Puerto Rico’s bankrupt power utility has reached a deal with BlackRock Financial Management and Nuveen Asset Management to slash its debt load by about 75%, even as other creditors have said they oppose the accord.
(Bloomberg) — Puerto Rico’s bankrupt power utility has reached a deal with BlackRock Financial Management and Nuveen Asset Management to slash its debt load by about 75%, even as other creditors have said they oppose the accord.
The island’s federally-appointed financial oversight board, which is managing Puerto Rico Electric Power Authority’s bankruptcy, struck the agreement with a new group of investors holding $2.4 billion of utility debt including BlackRock, Nuveen, Franklin Advisers, Taconic Capital Advisors and Whitebox Advisors. The deal aims to reduce combined claims of $10 billion down to about $2.5 billion of new bonds.
Other creditors including GoldenTree Asset Management, Syncora Guarantee and Assured Guaranty have said they may fight the accord in court. The parties may hash out some of their disagreements before US District Court Judge Laura Taylor Swain, who’s set to hold a hearing on Wednesday.
After Puerto Rico reduced tens of billions of general obligation debt and sales-tax bonds through consensual restructuring agreements, the bankruptcy of Prepa, as the utility is called, is proving to be much more contentious. The deal would give bondholders who sign the agreement 12.5 cents on the dollar on what they were owed when Prepa entered bankruptcy in July 2017, and 3.5 cents for investors who decline to join the restructuring plan.
“We understand that the terms of the plan — which reflect the current realities — may be difficult to accept for some, but we still hope we can get more bondholders to join the agreement and that this will end Prepa’s bankruptcy once and for all,” David Skeel, chair of the oversight board, told reporters Friday.
A Prepa bond with a 5% coupon and maturing in 2032 last traded on Aug. 17 at an average price of 37.4 cents on the dollar, down from around 65 cents at the start of the year, according to data compiled by Bloomberg.
While the deal helps to push forward a six-year bankruptcy that’s been delayed by Puerto Rico’s own debt restructuring, hurricanes and the pandemic, potential appeals from creditors and bond insurers could prolong the workout. Prepa needs to modernize its old and neglected power grid to stabilize electricity rates and end chronic blackouts.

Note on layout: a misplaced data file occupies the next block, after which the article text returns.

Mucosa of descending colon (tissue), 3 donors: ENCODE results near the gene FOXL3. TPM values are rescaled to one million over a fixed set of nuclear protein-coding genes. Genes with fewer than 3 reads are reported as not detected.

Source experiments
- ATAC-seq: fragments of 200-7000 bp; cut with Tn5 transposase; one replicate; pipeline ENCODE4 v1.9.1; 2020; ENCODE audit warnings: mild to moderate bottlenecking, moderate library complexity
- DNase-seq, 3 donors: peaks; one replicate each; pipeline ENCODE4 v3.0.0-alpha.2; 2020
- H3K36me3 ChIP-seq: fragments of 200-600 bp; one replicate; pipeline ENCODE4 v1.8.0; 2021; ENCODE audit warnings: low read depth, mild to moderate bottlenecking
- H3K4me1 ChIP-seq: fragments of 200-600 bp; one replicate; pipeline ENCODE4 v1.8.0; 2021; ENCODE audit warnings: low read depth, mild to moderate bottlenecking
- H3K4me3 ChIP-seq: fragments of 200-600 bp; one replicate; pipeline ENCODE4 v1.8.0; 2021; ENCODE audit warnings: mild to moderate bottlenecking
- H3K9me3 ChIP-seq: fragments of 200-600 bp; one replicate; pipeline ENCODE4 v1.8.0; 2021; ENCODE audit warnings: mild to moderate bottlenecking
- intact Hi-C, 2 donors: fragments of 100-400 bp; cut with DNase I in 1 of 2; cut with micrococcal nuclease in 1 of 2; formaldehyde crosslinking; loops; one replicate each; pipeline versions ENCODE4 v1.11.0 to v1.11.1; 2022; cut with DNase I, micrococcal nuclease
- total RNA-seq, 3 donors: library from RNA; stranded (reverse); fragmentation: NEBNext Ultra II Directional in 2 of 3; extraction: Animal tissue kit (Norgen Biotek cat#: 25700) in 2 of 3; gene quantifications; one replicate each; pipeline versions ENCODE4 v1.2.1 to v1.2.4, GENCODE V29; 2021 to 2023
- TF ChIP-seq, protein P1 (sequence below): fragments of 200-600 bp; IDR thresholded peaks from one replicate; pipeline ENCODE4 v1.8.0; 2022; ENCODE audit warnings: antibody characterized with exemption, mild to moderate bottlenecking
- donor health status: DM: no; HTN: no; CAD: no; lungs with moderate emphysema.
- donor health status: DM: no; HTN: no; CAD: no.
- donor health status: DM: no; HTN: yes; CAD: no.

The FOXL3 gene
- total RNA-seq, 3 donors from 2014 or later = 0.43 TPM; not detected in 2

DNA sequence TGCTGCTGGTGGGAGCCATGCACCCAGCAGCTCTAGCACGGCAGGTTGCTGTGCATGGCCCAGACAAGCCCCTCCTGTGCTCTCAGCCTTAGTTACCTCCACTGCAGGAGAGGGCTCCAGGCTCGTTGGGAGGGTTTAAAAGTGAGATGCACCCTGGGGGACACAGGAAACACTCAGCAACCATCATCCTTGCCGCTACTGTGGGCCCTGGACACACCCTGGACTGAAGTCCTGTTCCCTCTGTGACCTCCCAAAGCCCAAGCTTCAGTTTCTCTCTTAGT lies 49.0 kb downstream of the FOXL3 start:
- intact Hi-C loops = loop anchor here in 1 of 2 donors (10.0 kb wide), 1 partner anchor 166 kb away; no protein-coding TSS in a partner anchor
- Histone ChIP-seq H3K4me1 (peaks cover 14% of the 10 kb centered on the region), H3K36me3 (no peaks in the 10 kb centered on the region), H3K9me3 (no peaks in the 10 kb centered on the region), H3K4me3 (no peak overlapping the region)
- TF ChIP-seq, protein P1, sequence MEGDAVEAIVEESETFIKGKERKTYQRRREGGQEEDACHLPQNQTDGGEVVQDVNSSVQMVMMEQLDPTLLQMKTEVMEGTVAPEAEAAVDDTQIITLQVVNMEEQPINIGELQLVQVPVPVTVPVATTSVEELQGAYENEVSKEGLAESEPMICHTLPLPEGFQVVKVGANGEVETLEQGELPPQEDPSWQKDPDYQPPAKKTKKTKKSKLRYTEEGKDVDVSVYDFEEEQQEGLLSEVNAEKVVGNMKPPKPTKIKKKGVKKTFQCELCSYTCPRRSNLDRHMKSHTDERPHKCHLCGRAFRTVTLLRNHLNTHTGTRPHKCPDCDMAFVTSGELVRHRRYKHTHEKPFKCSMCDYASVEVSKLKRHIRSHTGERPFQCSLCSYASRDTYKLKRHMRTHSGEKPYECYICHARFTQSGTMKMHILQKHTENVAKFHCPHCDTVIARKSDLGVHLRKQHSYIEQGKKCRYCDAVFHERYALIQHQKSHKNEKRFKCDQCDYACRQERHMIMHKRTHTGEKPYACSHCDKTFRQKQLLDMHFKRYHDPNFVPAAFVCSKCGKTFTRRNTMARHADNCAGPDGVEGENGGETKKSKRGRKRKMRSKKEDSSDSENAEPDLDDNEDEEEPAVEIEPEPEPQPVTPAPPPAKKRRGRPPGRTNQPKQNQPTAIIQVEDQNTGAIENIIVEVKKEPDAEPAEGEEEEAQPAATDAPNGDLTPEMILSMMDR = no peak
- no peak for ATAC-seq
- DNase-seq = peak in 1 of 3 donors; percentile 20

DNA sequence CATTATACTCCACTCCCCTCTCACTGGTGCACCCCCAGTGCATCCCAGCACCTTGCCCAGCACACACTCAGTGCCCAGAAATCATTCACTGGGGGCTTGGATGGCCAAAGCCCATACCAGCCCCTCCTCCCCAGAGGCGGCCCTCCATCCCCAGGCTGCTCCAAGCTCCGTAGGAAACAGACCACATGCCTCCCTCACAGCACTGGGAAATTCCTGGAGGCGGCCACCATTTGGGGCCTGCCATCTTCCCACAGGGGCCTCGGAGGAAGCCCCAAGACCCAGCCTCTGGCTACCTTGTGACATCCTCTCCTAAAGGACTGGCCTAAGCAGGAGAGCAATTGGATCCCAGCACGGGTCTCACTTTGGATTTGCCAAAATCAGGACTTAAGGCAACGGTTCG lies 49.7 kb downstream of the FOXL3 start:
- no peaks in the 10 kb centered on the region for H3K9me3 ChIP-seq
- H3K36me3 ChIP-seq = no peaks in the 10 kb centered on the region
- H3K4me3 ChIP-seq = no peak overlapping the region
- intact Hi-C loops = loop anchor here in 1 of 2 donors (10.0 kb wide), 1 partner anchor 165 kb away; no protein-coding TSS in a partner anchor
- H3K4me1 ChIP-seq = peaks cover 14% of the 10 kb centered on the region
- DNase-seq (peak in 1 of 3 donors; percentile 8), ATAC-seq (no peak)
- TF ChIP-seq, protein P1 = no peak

“Prepa will remain a sustainable utility, continue critical investments and complete the transformation of Puerto Rico’s energy system to provide more reliable energy and support Puerto Rico’s economic growth and fiscal stability,” Robert Mujica, the board’s executive director, told reporters on Friday.
The deal is part of a debt-cutting proposal the oversight board filed to the court on Friday and is the last major piece of Puerto Rico debt that needs to be restructured. It includes a new monthly charge of $8.71, on average, for some residents to repay the new bonds. Many Puerto Ricans object to any kind of additional electricity fee as they already pay some of the highest rates in the US. The island’s Energy Bureau, an independent energy regulator, would need to approve any new fee.
Skeel and Mujica are hoping the court will hold a confirmation hearing on the plan sometime in January. They anticipate it will need to go through another solicitation process where all bondholders, including individual investors, vote on the plan.
Judge Swain in March dealt a blow to bondholders when she ruled that they only had a secured claim to about $16 million that Prepa had already deposited into reserve accounts. In June she capped their right to the utility’s net revenue at $2.38 billion, a small portion of the nearly $9 billion of bonds and loans Prepa had outstanding when it entered bankruptcy.
Those rulings split the original ad hoc bondholder group represented by Kramer Levin Naftalis & Frankel, and which has now disbanded.
BlackRock in May hired Paul, Weiss, Rifkind, Wharton & Garrison to help restructure certain bonds, according to court documents. Nuveen and the other firms joined with BlackRock earlier this month.
GoldenTree Asset Management, which held $835 million of Prepa debt, as of Aug. 14, claims it was excluded from the bondholder negotiations and has said it would seek an appeal of the board’s current proposal.
Invesco Advisers, which held $604 million of Prepa debt as of Aug. 14, and was a former member of the Kramer Levin group, has declined to join the BlackRock pool or GoldenTree’s attempt to lift a stay on putting in a receiver, according to court documents.
Dominic Federico, Assured Guaranty’s chief executive officer, described the board’s current offer in an Aug. 9 earnings call as “insulting” and said the insurer would seek litigation. The company guaranteed $446 million of Prepa’s net par debt, as of March 31.
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